Conformity and Conviction7:43 AM
My palms sweated. I swallowed awkwardness. I searched inside my brain for the ten point statement on why. Then I remembered this was a six-year-old who had probably never heard of the abomination of cross-dressing or the skirts vs. pants battle. I was weird. She wanted to know why. And I asked myself, "Why do I?"
A split second later, I shrugged my shoulders and answered: "I just like to."
It was a revelation to me: I could do something simply because I liked to. I'd never thought of having any personal convictions, only universal principles held by at least one decided group of Christians. And the revelation came in handy -- the kindergartners always asked why. Always. As in always.
"Why, Miss Bailey? Why?"
"How come you always wear pants?" I'd joke with a wink and a smile. They gazed up at me, brains whirring, then gave me a hug and we went back to Justin Bieber and dogs and, if we had time, sight words.
It's rare to find a conservative Christian with a real opinion, a genuine preference. We know it. We keep our mouths shut when asking others about why they do this or that, knowing that we could unintentionally judge or be judged. It's much easier to discuss these matters with more liberal-minded believers or non-Christians altogether, who are simply curious, who have room for diversity, who accept that we may wear pink because it's our favorite color and not dye our hair the same simply because we want to.
With some Christians, I feel as if I have to have a whole theological thesis paper prepared on why I wear make-up or why I listen to country music or why I don't like chocolate chips. I feel uncomfortable having my own opinion or preferences: chapter and verse must back up every opinion, from the very air I breathe to the movies I watch. To be fair, I subconsciously demand the same.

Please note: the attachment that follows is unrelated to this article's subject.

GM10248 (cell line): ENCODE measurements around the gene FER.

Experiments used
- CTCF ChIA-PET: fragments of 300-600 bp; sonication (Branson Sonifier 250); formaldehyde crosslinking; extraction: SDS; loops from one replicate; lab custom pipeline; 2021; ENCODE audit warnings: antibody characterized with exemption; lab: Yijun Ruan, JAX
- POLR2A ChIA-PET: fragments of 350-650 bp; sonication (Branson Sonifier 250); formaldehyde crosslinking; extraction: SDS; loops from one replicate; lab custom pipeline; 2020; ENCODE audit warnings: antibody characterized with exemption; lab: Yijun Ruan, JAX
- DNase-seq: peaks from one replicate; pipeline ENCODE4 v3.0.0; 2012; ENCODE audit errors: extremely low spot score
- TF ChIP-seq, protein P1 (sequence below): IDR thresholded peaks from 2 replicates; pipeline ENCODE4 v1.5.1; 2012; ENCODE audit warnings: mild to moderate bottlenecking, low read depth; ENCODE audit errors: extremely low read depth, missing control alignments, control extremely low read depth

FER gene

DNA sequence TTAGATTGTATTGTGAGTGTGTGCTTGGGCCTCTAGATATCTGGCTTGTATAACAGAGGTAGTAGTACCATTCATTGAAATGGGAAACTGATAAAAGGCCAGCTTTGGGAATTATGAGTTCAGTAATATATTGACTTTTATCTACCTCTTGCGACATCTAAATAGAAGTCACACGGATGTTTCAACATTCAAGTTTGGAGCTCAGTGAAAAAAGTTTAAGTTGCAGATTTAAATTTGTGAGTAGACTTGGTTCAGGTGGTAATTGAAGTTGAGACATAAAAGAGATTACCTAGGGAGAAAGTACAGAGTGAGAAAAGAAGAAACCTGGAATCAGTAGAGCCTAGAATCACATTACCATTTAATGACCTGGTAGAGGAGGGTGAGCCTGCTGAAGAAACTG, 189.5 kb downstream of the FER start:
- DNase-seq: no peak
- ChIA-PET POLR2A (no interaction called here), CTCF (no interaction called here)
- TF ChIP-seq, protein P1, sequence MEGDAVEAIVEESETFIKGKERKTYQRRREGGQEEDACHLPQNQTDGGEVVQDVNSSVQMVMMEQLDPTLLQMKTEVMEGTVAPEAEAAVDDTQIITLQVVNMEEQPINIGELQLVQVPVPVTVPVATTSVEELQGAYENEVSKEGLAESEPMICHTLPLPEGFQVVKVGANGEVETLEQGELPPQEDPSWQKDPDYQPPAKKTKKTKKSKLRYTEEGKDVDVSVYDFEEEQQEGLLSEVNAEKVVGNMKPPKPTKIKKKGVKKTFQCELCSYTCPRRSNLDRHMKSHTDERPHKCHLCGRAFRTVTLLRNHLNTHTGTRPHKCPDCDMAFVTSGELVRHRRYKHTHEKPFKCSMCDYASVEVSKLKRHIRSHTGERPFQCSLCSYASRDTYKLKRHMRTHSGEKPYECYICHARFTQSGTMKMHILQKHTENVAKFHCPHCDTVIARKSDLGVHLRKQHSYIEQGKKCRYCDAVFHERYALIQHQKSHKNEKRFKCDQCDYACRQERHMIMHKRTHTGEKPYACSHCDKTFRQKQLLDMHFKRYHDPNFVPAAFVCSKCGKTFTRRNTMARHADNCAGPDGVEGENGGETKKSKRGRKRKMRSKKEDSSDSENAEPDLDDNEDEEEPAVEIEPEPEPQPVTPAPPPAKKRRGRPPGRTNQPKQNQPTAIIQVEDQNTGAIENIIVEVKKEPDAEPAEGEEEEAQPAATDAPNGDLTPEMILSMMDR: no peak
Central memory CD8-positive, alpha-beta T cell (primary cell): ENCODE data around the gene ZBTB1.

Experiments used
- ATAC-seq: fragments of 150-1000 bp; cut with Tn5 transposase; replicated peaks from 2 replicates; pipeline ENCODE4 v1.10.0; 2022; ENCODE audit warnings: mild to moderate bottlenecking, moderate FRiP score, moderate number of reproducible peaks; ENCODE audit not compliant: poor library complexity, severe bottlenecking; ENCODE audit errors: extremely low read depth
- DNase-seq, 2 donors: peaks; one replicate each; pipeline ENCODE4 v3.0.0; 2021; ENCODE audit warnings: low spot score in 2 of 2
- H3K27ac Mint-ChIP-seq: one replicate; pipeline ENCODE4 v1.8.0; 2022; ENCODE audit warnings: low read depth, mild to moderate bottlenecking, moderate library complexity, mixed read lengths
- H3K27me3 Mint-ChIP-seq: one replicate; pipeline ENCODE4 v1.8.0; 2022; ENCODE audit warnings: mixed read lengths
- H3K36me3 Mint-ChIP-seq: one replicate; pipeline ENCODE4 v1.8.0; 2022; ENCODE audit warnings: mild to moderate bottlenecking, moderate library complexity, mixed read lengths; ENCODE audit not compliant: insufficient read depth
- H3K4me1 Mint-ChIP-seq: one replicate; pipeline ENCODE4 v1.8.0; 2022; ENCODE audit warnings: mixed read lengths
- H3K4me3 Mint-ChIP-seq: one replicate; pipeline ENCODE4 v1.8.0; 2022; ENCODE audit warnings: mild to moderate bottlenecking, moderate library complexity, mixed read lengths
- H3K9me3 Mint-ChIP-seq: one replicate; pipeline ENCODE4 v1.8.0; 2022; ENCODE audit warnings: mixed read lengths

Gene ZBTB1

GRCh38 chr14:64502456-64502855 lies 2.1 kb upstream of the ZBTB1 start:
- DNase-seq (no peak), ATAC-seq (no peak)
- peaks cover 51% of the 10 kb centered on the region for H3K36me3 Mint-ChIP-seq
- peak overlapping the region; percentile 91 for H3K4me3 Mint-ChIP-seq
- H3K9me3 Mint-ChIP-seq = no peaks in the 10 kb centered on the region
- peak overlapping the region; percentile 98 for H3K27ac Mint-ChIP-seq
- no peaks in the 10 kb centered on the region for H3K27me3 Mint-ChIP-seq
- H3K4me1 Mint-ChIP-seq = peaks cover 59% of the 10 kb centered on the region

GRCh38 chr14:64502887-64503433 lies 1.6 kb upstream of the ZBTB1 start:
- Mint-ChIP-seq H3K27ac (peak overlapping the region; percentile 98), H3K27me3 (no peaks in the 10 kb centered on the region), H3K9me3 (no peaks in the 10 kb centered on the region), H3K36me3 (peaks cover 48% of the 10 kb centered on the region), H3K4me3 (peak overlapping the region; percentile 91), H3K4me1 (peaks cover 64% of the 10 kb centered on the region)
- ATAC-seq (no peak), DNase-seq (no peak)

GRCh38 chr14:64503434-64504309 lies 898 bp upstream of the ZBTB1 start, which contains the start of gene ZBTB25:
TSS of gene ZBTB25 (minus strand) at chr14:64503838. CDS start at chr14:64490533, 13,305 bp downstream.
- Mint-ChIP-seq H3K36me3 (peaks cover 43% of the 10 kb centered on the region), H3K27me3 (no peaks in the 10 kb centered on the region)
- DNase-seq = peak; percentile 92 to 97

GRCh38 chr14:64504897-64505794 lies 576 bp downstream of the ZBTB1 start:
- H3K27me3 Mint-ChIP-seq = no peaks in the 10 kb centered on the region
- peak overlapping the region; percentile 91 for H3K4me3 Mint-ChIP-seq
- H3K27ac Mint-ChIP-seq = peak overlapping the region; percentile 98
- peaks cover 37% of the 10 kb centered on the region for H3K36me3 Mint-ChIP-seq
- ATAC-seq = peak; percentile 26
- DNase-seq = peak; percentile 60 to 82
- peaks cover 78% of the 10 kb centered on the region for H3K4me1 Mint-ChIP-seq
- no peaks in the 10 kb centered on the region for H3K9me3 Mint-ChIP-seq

With good reason, I suppose. We ought to have purpose for everything we do. We ought to look to Scripture as our sole guide for life. But is not personal conviction a good enough reason? Is not unique service and expression for the glory of God acceptable? Why must we look for minute commands instead of general principles?
In short, why do we obsess so much over convictions?
In my experience, nobody bothers to argue about the little things in Christianity -- the nature of God or the Gospel or the canon. We yawn, swallow our pride and urge charitable affection to overlook these offences. But when it comes to skirts -- and rap music -- and healthy eating -- and spanking -- now we're getting into the meat of Scripture! My friend and I, very controversial and opinionated people both, once compared notes on our deep discussions: the most heated were on external convictions, the alleged "gray" areas. The church splits, we'd observed, usually occurred after the Pastor took off his suit coat to preach or the worship leader added a drum set or the hymnals were booted for the big screen look.
The important things, in other words. There we stake our claim and die. All for the cause of Christ.
I've frequently admitted that I was once a hardcore legalist -- which is a hot and dangerous word in the conservative circle. What I mean by it is that I elevated the external convictions far above the Gospel and that I'd rather have looked good on the outside than reached out in love and grace to the less spiritual brethren.